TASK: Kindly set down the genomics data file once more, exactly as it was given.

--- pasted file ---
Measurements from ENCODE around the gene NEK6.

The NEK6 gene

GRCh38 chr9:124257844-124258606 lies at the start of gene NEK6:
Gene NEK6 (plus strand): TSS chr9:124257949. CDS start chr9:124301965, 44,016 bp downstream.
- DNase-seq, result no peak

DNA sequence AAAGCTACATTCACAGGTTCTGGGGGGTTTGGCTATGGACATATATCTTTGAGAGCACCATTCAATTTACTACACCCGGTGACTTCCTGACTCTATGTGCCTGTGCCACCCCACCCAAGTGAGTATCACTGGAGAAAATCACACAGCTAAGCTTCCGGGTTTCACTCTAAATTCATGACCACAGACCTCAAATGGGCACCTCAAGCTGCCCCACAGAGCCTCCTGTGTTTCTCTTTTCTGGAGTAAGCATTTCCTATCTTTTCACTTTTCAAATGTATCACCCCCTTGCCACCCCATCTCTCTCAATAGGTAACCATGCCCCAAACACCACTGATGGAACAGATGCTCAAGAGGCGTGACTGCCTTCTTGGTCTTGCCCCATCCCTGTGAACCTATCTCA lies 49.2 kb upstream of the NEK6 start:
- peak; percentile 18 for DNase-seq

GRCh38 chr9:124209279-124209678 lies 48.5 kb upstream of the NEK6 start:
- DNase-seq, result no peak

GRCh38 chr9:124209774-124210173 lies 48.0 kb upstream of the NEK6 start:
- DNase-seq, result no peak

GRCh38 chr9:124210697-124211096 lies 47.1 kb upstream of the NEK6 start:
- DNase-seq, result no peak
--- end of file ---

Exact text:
Measurements from ENCODE around the gene NEK6.

The NEK6 gene

GRCh38 chr9:124257844-124258606 lies at the start of gene NEK6:
Gene NEK6 (plus strand): TSS chr9:124257949. CDS start chr9:124301965, 44,016 bp downstream.
- DNase-seq, result no peak

DNA sequence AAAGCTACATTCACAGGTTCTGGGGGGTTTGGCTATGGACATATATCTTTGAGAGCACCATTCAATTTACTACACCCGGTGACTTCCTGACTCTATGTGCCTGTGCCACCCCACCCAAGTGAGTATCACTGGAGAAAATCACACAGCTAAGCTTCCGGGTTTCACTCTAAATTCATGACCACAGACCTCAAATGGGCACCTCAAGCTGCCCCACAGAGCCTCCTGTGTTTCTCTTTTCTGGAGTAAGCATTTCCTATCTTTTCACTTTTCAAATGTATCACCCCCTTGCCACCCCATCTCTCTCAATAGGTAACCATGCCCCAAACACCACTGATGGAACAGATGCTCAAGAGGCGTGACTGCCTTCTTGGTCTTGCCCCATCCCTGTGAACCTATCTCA lies 49.2 kb upstream of the NEK6 start:
- peak; percentile 18 for DNase-seq

GRCh38 chr9:124209279-124209678 lies 48.5 kb upstream of the NEK6 start:
- DNase-seq, result no peak

GRCh38 chr9:124209774-124210173 lies 48.0 kb upstream of the NEK6 start:
- DNase-seq, result no peak

GRCh38 chr9:124210697-124211096 lies 47.1 kb upstream of the NEK6 start:
- DNase-seq, result no peak